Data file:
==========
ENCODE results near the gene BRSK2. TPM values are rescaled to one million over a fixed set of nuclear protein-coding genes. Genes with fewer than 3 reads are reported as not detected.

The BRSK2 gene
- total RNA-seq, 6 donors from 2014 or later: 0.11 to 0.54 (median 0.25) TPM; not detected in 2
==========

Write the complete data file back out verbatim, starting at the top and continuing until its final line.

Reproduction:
ENCODE results near the gene BRSK2. TPM values are rescaled to one million over a fixed set of nuclear protein-coding genes. Genes with fewer than 3 reads are reported as not detected.

The BRSK2 gene
- total RNA-seq, 6 donors from 2014 or later: 0.11 to 0.54 (median 0.25) TPM; not detected in 2